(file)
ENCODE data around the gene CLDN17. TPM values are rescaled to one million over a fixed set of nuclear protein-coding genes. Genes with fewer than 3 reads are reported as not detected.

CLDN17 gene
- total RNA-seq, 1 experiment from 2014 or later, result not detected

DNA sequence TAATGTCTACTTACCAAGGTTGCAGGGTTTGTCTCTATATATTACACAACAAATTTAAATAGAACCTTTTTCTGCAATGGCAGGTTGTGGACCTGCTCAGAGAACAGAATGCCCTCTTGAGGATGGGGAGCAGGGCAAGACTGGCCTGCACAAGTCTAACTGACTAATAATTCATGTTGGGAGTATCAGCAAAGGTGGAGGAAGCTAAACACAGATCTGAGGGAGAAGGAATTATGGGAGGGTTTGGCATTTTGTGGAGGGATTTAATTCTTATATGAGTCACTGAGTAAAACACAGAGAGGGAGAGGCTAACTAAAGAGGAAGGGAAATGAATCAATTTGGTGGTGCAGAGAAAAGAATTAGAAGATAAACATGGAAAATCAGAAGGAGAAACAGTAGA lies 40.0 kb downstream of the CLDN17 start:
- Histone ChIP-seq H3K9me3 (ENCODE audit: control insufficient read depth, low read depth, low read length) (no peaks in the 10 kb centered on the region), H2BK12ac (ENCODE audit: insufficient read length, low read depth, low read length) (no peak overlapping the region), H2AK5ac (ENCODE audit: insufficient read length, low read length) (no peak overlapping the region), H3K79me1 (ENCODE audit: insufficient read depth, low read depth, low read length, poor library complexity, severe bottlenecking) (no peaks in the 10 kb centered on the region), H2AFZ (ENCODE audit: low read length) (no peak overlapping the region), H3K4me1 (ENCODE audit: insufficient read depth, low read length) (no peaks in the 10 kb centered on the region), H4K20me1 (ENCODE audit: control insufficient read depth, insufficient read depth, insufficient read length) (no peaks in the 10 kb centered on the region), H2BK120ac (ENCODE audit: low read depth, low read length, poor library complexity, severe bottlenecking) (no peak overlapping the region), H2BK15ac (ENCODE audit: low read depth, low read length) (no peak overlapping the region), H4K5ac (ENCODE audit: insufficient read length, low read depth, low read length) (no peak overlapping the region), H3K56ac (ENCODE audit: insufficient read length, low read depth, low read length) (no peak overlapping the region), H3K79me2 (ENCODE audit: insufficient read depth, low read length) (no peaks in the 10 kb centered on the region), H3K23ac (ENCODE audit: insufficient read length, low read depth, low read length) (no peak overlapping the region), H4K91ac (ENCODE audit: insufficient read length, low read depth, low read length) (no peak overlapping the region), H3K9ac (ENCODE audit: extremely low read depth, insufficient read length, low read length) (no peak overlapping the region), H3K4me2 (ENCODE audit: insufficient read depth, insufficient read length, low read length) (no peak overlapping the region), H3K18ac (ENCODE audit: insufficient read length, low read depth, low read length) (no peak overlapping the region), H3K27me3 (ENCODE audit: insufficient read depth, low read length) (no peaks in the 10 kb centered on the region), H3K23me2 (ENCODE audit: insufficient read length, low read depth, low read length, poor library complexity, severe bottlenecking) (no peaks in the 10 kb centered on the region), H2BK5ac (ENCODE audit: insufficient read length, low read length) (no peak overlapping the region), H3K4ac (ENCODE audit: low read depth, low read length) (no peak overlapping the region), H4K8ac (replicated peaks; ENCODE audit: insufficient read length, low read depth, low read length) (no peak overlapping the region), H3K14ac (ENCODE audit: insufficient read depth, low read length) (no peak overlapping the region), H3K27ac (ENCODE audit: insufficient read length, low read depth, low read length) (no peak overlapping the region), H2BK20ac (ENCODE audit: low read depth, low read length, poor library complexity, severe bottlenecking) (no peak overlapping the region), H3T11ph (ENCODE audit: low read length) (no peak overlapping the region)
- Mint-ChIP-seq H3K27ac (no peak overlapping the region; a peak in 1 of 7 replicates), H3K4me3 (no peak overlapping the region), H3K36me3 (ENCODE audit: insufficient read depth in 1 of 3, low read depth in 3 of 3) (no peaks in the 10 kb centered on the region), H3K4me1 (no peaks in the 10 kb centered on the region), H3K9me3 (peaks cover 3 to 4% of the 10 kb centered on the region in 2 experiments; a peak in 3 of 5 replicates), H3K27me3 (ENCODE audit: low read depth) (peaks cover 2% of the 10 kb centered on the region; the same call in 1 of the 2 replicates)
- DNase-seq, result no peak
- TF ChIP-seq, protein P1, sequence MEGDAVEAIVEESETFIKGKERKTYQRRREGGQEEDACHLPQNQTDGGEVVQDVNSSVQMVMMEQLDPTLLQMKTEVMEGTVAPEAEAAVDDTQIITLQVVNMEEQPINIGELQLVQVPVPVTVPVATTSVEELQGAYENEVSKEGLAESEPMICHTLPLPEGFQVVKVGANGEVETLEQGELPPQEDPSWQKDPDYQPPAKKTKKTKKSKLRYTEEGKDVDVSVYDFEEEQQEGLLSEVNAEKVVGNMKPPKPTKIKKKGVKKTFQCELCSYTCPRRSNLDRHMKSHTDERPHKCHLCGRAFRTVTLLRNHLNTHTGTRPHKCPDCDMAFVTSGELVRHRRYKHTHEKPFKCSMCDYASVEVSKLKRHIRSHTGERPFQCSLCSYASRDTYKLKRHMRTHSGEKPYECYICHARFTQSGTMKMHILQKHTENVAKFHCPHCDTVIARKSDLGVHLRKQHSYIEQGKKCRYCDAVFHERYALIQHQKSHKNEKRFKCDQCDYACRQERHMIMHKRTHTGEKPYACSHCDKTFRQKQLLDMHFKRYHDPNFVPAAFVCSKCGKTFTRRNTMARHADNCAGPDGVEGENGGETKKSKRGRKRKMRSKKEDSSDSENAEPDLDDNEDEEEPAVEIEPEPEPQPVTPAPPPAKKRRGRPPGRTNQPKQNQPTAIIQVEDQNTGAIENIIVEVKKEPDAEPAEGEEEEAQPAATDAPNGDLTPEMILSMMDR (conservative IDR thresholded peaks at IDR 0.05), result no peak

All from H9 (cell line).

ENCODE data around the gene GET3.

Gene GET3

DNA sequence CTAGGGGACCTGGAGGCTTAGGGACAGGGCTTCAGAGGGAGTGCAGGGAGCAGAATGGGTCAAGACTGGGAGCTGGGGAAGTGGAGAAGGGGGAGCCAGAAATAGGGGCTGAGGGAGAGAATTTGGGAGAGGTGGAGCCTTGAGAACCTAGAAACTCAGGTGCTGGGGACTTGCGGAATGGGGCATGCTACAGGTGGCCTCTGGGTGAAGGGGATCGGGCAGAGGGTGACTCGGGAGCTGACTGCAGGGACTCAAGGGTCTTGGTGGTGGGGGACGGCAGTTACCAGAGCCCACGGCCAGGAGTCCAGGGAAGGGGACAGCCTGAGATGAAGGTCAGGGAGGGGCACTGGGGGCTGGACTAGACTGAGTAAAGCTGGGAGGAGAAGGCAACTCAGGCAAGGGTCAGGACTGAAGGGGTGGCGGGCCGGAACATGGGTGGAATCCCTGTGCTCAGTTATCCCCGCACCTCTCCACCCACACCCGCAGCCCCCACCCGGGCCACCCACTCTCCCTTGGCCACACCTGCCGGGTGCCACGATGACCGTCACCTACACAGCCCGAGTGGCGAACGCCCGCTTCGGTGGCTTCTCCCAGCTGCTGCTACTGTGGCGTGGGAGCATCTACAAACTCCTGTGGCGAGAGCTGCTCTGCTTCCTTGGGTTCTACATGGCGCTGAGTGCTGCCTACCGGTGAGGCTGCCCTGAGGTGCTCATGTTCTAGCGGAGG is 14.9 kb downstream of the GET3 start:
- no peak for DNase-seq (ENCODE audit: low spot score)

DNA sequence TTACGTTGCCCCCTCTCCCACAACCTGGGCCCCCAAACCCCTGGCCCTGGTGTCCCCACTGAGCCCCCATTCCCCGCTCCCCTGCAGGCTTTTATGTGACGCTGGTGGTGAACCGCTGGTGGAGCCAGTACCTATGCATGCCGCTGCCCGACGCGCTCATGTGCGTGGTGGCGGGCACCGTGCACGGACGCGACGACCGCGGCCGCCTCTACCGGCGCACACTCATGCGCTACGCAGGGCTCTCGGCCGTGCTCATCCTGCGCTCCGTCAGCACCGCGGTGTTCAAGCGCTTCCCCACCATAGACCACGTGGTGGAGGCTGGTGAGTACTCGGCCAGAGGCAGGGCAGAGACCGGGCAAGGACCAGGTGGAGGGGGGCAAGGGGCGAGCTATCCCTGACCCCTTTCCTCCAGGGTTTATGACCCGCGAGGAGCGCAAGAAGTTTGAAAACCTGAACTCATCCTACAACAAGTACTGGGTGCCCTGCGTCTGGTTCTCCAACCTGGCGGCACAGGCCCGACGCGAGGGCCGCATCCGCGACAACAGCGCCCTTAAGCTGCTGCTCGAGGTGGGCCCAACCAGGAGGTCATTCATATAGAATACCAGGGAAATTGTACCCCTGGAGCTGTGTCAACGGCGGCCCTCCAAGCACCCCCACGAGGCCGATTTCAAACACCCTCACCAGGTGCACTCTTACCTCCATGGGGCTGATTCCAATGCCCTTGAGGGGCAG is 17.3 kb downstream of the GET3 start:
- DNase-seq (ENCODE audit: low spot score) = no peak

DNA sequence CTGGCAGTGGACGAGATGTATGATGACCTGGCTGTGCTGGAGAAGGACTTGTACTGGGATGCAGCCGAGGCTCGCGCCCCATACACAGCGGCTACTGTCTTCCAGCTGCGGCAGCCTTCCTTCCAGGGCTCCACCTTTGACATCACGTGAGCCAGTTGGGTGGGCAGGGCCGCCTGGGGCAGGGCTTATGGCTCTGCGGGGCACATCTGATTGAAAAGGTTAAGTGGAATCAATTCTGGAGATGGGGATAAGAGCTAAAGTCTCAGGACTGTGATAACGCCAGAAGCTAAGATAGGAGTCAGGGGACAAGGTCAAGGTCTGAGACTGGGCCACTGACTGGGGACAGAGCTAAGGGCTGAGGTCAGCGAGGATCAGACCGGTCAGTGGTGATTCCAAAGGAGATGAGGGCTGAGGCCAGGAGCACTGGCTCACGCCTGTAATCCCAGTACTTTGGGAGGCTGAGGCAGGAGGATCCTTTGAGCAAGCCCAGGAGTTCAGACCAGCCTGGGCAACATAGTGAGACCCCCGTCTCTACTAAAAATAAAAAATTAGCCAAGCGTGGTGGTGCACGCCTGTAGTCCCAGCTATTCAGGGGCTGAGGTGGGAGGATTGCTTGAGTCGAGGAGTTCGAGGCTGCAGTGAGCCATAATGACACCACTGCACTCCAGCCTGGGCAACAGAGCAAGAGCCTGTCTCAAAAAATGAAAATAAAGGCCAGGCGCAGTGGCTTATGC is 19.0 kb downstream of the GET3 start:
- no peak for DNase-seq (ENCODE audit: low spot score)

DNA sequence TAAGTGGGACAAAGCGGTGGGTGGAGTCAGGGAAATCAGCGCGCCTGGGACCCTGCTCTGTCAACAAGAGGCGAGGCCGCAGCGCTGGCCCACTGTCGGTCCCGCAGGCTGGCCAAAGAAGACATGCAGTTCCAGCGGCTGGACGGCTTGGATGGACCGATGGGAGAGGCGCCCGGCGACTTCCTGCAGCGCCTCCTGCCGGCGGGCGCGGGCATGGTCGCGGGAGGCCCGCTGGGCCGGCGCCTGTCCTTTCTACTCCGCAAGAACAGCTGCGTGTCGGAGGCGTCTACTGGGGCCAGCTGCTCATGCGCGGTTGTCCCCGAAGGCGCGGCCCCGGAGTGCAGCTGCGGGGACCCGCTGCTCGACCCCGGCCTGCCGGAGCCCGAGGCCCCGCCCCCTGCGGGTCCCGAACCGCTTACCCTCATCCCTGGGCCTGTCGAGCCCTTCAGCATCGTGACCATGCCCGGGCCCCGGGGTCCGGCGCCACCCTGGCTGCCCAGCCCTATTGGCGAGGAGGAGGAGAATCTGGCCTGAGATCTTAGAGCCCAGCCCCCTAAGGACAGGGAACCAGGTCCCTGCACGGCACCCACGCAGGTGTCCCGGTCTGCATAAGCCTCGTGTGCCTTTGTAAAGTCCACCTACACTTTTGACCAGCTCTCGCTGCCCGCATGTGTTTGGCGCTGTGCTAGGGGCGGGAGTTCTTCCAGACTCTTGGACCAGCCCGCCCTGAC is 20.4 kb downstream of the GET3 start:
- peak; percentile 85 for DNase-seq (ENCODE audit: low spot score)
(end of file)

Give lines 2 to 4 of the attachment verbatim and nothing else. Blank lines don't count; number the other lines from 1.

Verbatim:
CLDN17 gene
- total RNA-seq, 1 experiment from 2014 or later, result not detected

DNA sequence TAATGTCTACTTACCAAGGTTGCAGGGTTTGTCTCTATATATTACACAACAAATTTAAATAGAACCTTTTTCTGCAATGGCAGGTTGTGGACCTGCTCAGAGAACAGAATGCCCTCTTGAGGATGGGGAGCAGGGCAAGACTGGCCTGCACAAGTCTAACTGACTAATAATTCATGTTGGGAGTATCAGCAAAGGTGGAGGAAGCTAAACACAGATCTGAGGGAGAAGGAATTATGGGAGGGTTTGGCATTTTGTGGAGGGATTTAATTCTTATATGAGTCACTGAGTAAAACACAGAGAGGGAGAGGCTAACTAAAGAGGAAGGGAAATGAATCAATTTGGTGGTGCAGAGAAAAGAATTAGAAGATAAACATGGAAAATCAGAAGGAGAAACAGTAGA lies 40.0 kb downstream of the CLDN17 start: